Many companies around the world are expanding their remote workforce, whether it be in pursuit of lower overheads, higher productivity, a bigger market to hire from, or better work-life balance for employees.
At first mention, remote work may sound like all glory, with little downside. Although it has an incredible host of benefits, it’s not without its pitfalls—especially if you’re not prepared for it. In my opinion, it truly is a double-edged sword.
Previous generations working in more traditional careers found that their hours and workplaces were pretty clearly defined. Remote work blurs the lines between life and work, and most remote workers I know are almost always plugged in.
Where your team, co-workers, and manager were previously within physical arm's reach, for many remote teams, they are now only within digital reach. Additionally, they may be living in a different state, or even a different continent, often hours (or even days!) behind or ahead of you.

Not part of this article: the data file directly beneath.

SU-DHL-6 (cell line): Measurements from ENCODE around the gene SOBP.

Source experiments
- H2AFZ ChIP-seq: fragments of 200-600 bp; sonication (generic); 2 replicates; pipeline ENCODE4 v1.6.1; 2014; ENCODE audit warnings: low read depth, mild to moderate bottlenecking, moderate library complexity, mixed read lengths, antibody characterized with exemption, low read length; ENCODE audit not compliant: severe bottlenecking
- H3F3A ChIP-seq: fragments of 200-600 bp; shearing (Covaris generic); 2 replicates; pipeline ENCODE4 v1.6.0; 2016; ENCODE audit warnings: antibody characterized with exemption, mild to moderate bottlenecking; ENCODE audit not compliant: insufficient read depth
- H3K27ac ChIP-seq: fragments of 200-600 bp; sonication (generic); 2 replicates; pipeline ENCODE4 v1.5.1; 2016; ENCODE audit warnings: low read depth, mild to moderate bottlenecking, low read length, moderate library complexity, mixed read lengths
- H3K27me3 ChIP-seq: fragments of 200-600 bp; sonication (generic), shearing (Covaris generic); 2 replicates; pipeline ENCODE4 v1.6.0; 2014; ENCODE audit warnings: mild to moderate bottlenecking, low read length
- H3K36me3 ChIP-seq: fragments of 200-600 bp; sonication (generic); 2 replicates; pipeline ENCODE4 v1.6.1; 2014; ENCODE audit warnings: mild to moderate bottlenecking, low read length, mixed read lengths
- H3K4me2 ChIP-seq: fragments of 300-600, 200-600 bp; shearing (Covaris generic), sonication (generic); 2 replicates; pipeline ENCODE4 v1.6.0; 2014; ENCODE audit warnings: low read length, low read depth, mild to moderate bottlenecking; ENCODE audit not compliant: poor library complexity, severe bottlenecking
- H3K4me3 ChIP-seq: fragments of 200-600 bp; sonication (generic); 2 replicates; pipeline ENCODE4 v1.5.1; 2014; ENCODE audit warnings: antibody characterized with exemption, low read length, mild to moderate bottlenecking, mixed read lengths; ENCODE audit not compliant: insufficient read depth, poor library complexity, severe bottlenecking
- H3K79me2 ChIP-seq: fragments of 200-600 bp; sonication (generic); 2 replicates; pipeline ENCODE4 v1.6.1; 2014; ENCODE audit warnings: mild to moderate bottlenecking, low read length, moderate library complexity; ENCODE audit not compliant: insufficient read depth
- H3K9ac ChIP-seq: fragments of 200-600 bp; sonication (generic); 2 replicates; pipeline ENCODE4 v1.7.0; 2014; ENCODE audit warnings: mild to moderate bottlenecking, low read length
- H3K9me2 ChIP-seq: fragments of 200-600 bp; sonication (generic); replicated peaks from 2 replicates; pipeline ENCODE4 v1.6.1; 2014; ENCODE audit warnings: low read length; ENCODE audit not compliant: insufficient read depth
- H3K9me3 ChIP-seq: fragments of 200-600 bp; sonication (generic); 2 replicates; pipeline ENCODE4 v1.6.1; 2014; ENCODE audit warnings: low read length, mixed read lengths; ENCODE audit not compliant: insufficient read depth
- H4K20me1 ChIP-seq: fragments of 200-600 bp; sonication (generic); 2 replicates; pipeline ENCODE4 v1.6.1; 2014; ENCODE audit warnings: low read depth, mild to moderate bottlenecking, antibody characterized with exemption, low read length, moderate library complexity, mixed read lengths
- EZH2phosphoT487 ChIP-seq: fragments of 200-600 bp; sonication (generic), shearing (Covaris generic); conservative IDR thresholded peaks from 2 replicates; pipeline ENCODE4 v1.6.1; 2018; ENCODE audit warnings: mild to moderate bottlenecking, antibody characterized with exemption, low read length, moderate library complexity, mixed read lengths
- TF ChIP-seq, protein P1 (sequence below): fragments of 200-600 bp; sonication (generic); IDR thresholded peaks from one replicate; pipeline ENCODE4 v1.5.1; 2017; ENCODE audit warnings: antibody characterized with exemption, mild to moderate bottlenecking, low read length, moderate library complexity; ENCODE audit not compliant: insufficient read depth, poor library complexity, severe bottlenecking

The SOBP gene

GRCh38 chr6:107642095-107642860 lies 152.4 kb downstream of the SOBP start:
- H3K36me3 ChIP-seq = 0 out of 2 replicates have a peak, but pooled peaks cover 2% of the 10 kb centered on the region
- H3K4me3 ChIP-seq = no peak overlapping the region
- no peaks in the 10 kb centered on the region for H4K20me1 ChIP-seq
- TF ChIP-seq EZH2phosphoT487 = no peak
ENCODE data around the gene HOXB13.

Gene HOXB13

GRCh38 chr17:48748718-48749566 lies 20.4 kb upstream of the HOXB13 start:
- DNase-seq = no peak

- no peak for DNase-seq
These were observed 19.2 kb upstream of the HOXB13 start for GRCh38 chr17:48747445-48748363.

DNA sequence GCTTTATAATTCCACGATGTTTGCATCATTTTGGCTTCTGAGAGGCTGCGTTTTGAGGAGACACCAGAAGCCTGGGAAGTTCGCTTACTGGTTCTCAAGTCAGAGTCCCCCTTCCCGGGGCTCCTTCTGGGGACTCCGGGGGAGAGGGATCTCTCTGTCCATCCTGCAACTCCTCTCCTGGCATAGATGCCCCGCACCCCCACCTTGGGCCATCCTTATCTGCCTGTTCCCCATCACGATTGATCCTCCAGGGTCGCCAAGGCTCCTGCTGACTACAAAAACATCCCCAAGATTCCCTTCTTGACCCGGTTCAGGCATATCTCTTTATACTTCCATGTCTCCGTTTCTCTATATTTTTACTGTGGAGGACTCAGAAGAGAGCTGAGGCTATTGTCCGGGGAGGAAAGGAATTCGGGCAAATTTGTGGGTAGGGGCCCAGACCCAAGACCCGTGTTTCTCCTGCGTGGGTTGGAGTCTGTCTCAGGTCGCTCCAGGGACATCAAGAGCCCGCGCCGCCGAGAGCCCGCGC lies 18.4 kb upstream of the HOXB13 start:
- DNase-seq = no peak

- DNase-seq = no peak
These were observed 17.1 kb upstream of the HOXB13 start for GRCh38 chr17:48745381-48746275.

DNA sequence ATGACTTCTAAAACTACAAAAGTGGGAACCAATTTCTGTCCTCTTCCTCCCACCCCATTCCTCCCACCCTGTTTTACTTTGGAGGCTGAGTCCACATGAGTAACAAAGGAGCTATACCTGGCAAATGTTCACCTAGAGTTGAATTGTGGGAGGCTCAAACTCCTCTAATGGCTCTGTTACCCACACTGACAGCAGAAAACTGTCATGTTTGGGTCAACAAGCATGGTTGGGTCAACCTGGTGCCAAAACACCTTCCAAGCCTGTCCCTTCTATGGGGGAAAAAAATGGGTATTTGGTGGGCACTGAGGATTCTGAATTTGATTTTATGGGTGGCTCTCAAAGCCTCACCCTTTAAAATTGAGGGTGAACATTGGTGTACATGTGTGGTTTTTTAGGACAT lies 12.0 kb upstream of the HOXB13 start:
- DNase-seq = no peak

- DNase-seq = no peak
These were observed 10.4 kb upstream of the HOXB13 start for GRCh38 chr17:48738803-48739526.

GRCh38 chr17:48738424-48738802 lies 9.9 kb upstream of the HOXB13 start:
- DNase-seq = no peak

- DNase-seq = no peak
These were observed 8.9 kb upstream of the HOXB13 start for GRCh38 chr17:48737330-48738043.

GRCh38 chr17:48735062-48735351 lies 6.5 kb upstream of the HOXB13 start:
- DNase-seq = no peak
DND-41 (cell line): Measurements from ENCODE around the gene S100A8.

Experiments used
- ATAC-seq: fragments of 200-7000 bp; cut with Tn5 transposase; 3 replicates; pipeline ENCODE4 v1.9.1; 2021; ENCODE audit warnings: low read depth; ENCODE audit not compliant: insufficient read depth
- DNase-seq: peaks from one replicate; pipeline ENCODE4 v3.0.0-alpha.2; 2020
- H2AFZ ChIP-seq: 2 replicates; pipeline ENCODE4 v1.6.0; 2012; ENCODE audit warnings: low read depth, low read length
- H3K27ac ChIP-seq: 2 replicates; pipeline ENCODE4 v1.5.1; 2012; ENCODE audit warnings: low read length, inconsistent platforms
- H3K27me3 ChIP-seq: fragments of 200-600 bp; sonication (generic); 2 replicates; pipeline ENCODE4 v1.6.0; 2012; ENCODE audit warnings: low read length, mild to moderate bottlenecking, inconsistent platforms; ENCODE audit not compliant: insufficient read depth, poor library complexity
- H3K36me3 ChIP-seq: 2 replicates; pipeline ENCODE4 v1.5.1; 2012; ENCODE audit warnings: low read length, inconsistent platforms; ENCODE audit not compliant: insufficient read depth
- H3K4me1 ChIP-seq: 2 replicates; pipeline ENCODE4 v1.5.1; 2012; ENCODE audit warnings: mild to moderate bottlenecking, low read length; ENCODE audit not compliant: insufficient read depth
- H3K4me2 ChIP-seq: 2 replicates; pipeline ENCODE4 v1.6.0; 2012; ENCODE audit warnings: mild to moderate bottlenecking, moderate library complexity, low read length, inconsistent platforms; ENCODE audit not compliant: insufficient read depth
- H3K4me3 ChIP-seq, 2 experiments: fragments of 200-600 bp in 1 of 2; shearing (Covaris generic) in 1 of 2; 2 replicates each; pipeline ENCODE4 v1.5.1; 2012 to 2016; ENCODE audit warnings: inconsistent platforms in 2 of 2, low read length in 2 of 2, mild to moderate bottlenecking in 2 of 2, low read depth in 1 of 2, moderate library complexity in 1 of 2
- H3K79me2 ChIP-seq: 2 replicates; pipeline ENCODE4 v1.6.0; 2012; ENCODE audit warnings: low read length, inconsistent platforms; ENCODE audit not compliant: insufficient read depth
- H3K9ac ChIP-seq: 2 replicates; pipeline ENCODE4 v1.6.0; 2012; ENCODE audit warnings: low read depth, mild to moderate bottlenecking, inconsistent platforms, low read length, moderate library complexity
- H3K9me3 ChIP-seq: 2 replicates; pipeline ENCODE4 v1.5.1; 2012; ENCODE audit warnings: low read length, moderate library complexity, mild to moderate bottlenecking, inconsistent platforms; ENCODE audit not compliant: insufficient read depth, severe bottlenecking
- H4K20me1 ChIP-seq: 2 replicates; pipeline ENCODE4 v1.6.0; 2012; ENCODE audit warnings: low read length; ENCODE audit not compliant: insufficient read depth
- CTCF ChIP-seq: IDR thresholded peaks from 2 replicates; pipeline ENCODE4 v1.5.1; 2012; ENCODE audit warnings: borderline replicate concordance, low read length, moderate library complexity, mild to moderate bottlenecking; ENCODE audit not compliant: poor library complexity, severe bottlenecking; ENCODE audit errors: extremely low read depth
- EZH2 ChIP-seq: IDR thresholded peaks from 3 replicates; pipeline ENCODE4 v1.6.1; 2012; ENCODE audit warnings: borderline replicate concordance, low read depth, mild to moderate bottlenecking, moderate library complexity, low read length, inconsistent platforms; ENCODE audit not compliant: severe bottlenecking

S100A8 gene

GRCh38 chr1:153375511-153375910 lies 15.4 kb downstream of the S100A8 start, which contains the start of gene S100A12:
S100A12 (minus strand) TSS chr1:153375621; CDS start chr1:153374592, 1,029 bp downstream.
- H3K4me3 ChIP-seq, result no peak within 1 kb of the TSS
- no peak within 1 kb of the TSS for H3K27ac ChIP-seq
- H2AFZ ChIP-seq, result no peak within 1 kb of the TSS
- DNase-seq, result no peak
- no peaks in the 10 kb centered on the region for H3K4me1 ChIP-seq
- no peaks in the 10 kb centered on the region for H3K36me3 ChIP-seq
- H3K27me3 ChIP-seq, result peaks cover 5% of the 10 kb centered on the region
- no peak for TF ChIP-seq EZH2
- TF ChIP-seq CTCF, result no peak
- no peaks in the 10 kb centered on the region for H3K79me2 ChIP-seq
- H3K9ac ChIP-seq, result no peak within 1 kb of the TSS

Blurring the lines between home and work, while removing the support system a physical office provides, can make the transition to remote life unexpectedly difficult, isolating, and demanding.
What follows is a series of tips I've developed after working remotely for Designlab for the past 18 months, during 12 of which I've been nomading around the world. I hope you find them helpful as you embark on your own journey with working remotely!
1. Shift to a results-driven, not time-driven, mindset 🚴♂️
First and foremost, as a remote employee you can usually let go of the idea of a 9-to-5 job. This doesn’t apply to all roles: for example, a support role might require you to be online during certain business hours, but by and large this applies to most remote positions in the fields of marketing, sales, business development, UX/UI design, etc.
With the global shift towards increased remote working, companies are recognizing the value of employees working to a schedule and pattern that individually suits them. The culturally-ingrained assumption that a working day must be 8 hours long is being fundamentally challenged by this model, and it can be tremendously empowering.
In a remote environment, work is much more about producing results than punching in and out. You likely have daily work to do and projects with deadlines, and as long as you get them done, it doesn’t really matter whether or not it was in the 9-5 timeframe.
Shifting to a results-driven mentality allows you to do your best work, while respecting both your personal and professional life. This is not an easy thing to do, as you’ll likely have to unmoor some seriously deep-rooted habits. But once you connect with a results-driven mindset, the world truly becomes your oyster.